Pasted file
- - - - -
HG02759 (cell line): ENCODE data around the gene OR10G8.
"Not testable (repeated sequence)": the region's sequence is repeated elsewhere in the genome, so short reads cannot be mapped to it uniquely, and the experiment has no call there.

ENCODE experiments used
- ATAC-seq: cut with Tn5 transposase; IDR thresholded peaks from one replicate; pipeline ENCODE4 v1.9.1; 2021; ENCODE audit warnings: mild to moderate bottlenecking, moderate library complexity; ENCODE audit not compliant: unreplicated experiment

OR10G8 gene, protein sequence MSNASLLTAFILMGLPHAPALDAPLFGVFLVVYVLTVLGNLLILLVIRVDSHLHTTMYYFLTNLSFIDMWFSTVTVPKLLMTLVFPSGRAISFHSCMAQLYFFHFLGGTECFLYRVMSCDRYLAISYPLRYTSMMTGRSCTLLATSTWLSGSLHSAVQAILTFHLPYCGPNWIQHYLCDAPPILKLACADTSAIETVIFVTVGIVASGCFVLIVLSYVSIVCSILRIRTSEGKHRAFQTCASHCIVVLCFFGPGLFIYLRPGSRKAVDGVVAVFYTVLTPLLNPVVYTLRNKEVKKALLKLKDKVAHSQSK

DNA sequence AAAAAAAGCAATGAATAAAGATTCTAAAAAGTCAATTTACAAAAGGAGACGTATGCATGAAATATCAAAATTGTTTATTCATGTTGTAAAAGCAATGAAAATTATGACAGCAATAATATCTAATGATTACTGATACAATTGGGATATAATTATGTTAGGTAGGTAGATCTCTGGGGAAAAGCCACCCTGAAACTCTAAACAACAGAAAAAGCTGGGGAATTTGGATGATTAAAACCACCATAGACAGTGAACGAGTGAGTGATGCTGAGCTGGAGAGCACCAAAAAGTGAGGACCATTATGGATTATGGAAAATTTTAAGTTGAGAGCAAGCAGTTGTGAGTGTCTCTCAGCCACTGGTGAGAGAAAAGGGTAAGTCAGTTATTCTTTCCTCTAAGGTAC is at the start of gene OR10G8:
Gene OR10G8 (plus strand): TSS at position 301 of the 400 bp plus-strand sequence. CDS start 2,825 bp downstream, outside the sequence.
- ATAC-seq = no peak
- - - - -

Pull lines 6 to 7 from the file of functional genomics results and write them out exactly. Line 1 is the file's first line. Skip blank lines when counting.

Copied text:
DNA sequence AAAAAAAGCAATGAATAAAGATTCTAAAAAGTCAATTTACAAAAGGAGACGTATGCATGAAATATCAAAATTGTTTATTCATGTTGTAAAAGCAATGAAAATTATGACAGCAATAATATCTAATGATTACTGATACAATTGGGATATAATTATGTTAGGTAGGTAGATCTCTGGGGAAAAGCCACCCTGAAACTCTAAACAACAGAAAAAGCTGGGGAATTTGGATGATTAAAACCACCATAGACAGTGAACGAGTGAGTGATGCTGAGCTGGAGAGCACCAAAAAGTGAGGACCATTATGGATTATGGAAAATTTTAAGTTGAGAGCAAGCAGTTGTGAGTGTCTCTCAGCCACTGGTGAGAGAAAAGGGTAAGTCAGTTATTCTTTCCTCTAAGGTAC is at the start of gene OR10G8:
Gene OR10G8 (plus strand): TSS at position 301 of the 400 bp plus-strand sequence. CDS start 2,825 bp downstream, outside the sequence.